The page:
“The nation needs to know…” it seems from the expectations for the sentencing of the convicted rapists. My aunt Whatsapps from Delhi to find out about the judgement because her cable was down!!! The Nirbhaya incident has taken more than its share of the media space for several reasons but the collective outpouring of anger and grief seems to be a little misplaced at least to me.
I am not for a moment saying that this incident did not deserve this outrage but I am disappointed that only this incident has got it. On a talk show a social activist said that over 90000 cases of rape are pending in court some for many years. Despite this outrage incidents of rape have not reduced or stopped and it does not like stopping either.
The reasons are varied and cannot be summarized so easily but the point remains that rape has always been and will be a sign of power and in the unequal distribution of power among people the weak will be pushed to submission by rape among other means and so it cannot be simply wished or regulated away.
This incident made me ponder a few things, one of which I have outlined above the others being: i) Is death the solution? ii) Why is this incident being called “rarest of rare”? iii) Will this sentencing be the end of this case?
The answer to the first question in my mind is NO. Death is not a solution but an escape route. Death will not give enough time for a convicted criminal to regret for the crime no matter how rare it may be, the maximum time being the delay between the sentencing and the execution. Lock the guilty away in solitary confinement and throw away the key. Isolation can be the biggest teacher and may give a better chance for the convict to reform while still alive. Death denies him that chance. The outrage may be justified but occasionally I feel that many are playing to the gallery.
The next question is very puzzling and I do not have an answer for it. There have been instances when women have been brutalized, mutilated, murdered and they have just been reduced to statistics. Children have suffered equally at the hands of some animals and every crime against a child is “rarest of the rare”, so why single out few cases like these? Women have been raped and burnt alive to conceal evidence if we discount them as not rare are we not stepping into very dangerous territory?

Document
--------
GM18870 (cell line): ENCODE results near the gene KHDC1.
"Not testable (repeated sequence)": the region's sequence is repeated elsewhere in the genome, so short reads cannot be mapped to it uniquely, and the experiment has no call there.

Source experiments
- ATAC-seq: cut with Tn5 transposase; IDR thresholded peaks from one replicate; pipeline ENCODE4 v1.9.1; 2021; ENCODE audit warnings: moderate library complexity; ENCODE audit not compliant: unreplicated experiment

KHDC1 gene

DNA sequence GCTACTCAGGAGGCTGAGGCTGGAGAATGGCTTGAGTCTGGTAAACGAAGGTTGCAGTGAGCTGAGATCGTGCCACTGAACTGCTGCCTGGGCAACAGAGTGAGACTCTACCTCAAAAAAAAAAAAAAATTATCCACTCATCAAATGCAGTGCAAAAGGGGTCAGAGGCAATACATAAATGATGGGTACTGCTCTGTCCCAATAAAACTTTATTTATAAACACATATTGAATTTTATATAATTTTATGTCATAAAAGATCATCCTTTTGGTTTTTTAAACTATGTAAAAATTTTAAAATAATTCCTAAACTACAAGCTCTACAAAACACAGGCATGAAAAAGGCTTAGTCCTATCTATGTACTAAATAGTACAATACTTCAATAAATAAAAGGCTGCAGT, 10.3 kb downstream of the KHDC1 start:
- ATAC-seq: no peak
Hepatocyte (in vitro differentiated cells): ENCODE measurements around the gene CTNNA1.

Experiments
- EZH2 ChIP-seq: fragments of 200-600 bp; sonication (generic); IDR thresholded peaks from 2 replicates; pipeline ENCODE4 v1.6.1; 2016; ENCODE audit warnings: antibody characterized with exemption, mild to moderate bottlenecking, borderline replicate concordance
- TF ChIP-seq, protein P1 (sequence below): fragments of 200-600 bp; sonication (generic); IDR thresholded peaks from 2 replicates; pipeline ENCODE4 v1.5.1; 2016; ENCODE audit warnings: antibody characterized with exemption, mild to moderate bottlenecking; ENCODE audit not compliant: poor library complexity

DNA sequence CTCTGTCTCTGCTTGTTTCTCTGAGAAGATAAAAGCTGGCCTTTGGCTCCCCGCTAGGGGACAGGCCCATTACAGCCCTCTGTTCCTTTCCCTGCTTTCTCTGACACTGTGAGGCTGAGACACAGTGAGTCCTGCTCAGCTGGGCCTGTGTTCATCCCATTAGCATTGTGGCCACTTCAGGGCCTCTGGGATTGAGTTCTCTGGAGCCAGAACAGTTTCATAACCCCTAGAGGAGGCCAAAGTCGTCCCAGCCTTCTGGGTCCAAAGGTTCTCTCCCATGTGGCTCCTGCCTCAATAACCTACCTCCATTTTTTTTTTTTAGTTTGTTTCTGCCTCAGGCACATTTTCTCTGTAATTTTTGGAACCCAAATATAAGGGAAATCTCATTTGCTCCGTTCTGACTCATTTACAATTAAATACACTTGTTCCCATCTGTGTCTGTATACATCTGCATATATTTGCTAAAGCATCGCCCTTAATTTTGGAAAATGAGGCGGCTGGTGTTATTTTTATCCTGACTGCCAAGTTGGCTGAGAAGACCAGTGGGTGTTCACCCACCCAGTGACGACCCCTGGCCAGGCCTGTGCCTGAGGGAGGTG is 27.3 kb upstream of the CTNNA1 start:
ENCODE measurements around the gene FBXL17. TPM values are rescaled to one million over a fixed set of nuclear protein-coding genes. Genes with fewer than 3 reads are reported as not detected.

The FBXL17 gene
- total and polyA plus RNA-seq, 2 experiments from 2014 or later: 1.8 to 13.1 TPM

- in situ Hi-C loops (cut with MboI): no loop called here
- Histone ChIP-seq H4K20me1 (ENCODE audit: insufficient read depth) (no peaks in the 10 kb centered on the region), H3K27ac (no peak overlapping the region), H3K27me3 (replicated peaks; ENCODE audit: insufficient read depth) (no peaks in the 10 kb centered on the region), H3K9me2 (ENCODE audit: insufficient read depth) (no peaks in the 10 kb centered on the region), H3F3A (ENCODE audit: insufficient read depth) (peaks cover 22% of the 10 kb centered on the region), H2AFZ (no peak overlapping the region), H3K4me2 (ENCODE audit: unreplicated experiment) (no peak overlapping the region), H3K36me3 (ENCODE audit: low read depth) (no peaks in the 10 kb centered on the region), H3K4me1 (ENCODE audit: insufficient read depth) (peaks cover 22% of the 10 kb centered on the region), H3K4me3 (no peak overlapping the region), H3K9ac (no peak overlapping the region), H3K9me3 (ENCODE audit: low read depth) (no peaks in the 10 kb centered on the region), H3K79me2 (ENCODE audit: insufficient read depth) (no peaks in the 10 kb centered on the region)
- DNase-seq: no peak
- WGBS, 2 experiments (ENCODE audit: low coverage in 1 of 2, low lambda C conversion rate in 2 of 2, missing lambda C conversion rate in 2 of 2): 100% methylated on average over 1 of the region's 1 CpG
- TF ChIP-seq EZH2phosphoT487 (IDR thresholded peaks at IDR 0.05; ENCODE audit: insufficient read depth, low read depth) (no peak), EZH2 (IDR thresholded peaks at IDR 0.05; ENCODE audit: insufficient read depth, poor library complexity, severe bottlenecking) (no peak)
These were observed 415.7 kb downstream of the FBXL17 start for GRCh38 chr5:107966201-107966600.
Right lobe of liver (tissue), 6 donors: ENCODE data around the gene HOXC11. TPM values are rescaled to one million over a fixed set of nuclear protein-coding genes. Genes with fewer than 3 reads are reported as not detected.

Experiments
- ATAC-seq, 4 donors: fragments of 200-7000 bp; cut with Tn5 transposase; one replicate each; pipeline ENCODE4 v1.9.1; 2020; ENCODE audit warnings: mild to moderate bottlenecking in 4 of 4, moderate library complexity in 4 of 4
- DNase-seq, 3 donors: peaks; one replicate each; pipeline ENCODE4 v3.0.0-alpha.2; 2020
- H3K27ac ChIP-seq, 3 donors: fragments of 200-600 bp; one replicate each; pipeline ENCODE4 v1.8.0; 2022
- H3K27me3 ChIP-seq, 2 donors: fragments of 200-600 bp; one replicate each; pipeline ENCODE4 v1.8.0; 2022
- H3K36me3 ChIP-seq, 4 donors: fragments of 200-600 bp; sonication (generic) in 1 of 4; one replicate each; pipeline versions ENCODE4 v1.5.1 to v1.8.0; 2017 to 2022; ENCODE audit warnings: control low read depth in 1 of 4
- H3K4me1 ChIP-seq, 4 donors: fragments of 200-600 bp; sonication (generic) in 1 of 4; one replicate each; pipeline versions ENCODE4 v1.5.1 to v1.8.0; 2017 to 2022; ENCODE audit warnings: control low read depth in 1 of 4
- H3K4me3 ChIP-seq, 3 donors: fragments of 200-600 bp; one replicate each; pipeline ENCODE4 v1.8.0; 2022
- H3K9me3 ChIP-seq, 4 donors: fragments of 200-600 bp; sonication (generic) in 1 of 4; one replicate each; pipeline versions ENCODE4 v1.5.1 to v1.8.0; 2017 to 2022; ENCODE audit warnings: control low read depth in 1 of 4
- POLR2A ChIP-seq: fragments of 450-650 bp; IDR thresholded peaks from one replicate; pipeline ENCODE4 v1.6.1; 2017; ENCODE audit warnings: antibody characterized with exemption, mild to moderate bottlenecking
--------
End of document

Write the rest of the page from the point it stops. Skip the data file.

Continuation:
The third question can be answered as this is not the end but the beginning. The defence lawyer has gone on record of his intention to go on appeal to the High Court, this will proceed to the Supreme Court till a judgement that will be acceptable to them is obtained. From the general sentiment it would be anything lesser than the death sentence. In the event of a death sentence the next step it would seem is to approach the President for pardon. Our system seems to offer room for the guilty to escape either by waiting it out for the process to take its course or by getting an earlier decision overturned. So this may be just the start and by the time the final decision and sentencing happens the world may have simply moved on.
The outrage over the decision on the “juvenile” is completely justified and the danger is that this light punishment can embolden many more to do criminal acts knowing that their age will be on their side. It is simply incomprehensible that one is old enough to rape but is not old enough to get punished for the rape. Parents have to own up to the flawed progeny they have unleashed on the world, if the juvenile cannot be held accountable, they should bear at least a part of the blame. But that among other things will remain to be wishful thinking.
Makes you wonder if you should get to the root of the problem and cut it off with chemicals or otherwise…